Dogs are great playmates and family animals. But again and again they become a danger: Every year, an estimated 30,000 to 50,000 bite injuries in Germany require medical treatment, and far more than half of those treated are children. Bite injuries in children are more serious than in adults because dogs tend to bite small children in the neck or head, especially in the cheeks and lips.
The number of dog bites in children increases in summer
Dogs bite particularly often in the warm summer months. So far, there is only guess as to why this is the case: in warm weather, children play outside more often and may therefore spend more time with dogs, it could also be that the connoisseurs are generally more irritable at higher temperatures and that they are “revealing” when hot “open skin areas offer an additional attraction.
Integrate the dog into the family
When dogs bite, the fun with the pet is quickly gone. If dogs are to find their place in families with small children, then rules are required that are observed. Children can learn to treat dogs appropriately, to respect them as animals with innate instincts and to take responsibility for them.
If parents and children correctly assess the behavior of dogs and spend enough time to raise their four-legged friend, the dog can become a valuable family member.
10 rules for dealing with dogs
1. Consider each dog as an individual being!
Every dog is different. The breed alone says nothing about how the individual animal behaves at certain moments. A good eye for the behavior of the animal helps to recognize critical situations in good time. Children and adults should generally approach foreign dogs carefully, because each dog has its own characteristics and experiences with children.
2. Never annoy the dog!
Eyes, ears, snout and nose are very sensitive areas for the dog. Some dogs do not like to be stroked, pulled on or played around with these parts of the body.
3. Never disturb a dog when eating!
Dogs react like hunting animals: if they have something to eat, they defend their “prey”. Any disturbance is considered an attack. The dog defends its food by growling and biting.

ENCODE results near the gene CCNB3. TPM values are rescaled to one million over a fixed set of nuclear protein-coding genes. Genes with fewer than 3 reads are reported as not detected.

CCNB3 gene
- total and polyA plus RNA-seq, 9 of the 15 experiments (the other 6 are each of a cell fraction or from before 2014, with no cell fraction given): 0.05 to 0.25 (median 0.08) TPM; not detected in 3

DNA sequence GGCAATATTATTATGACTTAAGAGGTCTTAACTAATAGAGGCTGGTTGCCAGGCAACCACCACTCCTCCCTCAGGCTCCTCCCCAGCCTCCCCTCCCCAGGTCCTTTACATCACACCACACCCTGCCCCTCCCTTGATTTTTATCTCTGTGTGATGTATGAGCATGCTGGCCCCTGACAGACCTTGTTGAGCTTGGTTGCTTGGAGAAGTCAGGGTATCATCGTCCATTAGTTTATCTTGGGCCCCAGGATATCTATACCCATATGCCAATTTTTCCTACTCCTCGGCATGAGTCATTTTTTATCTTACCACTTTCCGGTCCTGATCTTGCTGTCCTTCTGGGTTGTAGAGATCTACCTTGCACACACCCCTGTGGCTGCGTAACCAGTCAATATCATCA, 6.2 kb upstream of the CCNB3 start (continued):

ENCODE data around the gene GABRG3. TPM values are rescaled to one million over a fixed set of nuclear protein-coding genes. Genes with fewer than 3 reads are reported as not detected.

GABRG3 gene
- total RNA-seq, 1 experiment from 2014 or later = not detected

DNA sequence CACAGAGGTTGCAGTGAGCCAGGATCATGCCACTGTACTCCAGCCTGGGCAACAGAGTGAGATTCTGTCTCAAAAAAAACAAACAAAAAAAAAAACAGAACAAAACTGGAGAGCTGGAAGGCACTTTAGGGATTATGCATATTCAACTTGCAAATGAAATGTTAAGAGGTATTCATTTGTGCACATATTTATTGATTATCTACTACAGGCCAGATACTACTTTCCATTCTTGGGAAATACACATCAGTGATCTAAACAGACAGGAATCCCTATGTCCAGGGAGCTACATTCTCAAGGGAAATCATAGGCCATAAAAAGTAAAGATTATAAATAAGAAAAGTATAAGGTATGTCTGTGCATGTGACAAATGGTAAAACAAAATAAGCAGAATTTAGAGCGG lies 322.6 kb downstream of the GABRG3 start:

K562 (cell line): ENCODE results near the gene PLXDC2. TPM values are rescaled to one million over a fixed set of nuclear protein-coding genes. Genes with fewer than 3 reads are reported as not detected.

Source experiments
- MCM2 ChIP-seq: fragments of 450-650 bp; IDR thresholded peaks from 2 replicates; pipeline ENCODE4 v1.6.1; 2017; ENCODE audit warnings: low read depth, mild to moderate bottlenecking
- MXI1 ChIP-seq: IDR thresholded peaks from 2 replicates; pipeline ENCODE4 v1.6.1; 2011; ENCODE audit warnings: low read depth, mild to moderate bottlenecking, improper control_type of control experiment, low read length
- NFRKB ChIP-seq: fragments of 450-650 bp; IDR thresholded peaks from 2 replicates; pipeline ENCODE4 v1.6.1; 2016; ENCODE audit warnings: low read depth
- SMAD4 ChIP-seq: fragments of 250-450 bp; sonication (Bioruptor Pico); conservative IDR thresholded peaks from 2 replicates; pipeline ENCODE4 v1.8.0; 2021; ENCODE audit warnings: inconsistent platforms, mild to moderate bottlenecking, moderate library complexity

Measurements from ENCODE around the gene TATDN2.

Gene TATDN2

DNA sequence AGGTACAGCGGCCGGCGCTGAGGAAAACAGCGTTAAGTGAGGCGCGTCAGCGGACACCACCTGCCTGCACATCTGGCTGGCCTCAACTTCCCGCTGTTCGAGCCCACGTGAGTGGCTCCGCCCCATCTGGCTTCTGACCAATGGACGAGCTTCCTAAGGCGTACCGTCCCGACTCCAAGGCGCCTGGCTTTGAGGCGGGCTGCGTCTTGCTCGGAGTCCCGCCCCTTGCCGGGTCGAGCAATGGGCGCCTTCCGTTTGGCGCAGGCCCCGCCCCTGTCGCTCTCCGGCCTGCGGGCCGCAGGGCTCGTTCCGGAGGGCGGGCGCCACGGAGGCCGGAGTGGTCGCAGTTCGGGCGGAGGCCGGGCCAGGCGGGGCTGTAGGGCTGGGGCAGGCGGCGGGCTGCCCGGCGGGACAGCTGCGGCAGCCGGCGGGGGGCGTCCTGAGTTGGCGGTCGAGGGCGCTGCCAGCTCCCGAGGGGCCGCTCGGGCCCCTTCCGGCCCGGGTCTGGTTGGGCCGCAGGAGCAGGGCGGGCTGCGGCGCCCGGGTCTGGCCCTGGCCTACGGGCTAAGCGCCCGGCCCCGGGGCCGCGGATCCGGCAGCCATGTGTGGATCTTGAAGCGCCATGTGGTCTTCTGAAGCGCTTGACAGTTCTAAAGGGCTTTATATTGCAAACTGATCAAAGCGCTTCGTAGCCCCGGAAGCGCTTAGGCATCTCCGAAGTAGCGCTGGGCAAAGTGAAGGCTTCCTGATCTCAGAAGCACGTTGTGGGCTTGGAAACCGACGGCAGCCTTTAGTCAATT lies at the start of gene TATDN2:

4. Patent recipes do not apply!
“Dogs that bark don’t bite” – this rule is wrong, barking dogs also snap shut. Children should learn to keep an eye on the overall situation instead of blindly trusting supposed rules.
5. Don’t get involved when dogs are fighting!
Dogs that get into their hair are out of control. Children should not join the fight because they are not strong enough to separate the animals.
6. Hold still when a dog snaps!
If a dog snaps for a child, the child should keep as still and calm as possible and not look at the dog. If the hand snapped off, the dog only intensifies the bite. On the other hand, something that does not move quickly becomes uninteresting for the dog and he lets go of it.
7. Do not automatically pet other dogs!
A dog that B. on a leash in front of a shop may not be petted. The dog owner should always be asked in advance. Children should only approach foreign dogs slowly from the front and wait until the animal makes contact by itself. Even after the owner’s permission, the dog should only be touched if the dog looks at the person calmly and wags its tail. Carefully stroke other dogs in the front on the side of the neck, never on the top of the head. First approach the dog slowly from the side, keeping your hands down and let the dog sniff first. It is better not to stare directly into the dog’s eyes – this could make him feel threatened.
8. Don’t run away from dogs!
Dogs like to run and hunt; they want to snatch a child running away. Therefore: stop and turn away from the dog; no shouting or hectic movements. A standing, immobile person quickly becomes uninteresting for the dog. If a dog suddenly approaches the child, it should stop immediately, look away, not scream and let the arms hang loosely. If it has toys like a ball or stick in hand, it should drop it. Hinge traps? Then it is best to “dead” – flat on your stomach or rolled up like an embryo into a ball and clasped your hands over your neck for protection.
Don’t forget: Always walk or drive past a dog at a distance – outside the “snapping range”.
9. Baby on the go? Prepare the dog!
When a birth is pending, the rules change indoors – and the dog should train this several weeks beforehand so that it is prepared and the baby does not perceive it as a competitor. What the dog should learn:
Playful biting into human body parts is taboo
- The children’s room may no longer be entered or only upon express invitation
- Children’s toys are not dog toys
- When the baby is there: Never leave the dog alone with the baby.
10. Children must also be considerate!
From the earliest crawling age, children have to learn that the dog is not always available as a play partner and that there are some items in the household that are only for the dog. The dog blanket or the basket are taboo for the child, as are the dog toys and the food bowl.